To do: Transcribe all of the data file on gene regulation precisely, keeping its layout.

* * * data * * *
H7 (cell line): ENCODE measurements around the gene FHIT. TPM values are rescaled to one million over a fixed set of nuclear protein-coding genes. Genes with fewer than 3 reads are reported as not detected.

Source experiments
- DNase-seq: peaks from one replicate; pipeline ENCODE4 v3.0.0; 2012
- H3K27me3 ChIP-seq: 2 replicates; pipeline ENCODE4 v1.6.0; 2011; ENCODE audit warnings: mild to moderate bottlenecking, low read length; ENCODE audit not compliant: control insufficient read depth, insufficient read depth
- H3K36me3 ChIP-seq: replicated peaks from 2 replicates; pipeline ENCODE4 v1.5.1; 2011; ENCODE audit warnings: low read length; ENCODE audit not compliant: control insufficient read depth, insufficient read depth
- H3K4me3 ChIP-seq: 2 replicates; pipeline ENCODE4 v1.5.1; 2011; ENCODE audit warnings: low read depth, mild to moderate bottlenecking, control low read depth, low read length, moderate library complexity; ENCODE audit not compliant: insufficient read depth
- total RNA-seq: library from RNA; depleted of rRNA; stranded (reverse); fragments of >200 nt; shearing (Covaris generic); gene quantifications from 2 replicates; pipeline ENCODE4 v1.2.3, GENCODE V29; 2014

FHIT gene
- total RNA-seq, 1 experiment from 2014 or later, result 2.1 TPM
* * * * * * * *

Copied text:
H7 (cell line): ENCODE measurements around the gene FHIT. TPM values are rescaled to one million over a fixed set of nuclear protein-coding genes. Genes with fewer than 3 reads are reported as not detected.

Source experiments
- DNase-seq: peaks from one replicate; pipeline ENCODE4 v3.0.0; 2012
- H3K27me3 ChIP-seq: 2 replicates; pipeline ENCODE4 v1.6.0; 2011; ENCODE audit warnings: mild to moderate bottlenecking, low read length; ENCODE audit not compliant: control insufficient read depth, insufficient read depth
- H3K36me3 ChIP-seq: replicated peaks from 2 replicates; pipeline ENCODE4 v1.5.1; 2011; ENCODE audit warnings: low read length; ENCODE audit not compliant: control insufficient read depth, insufficient read depth
- H3K4me3 ChIP-seq: 2 replicates; pipeline ENCODE4 v1.5.1; 2011; ENCODE audit warnings: low read depth, mild to moderate bottlenecking, control low read depth, low read length, moderate library complexity; ENCODE audit not compliant: insufficient read depth
- total RNA-seq: library from RNA; depleted of rRNA; stranded (reverse); fragments of >200 nt; shearing (Covaris generic); gene quantifications from 2 replicates; pipeline ENCODE4 v1.2.3, GENCODE V29; 2014

FHIT gene
- total RNA-seq, 1 experiment from 2014 or later, result 2.1 TPM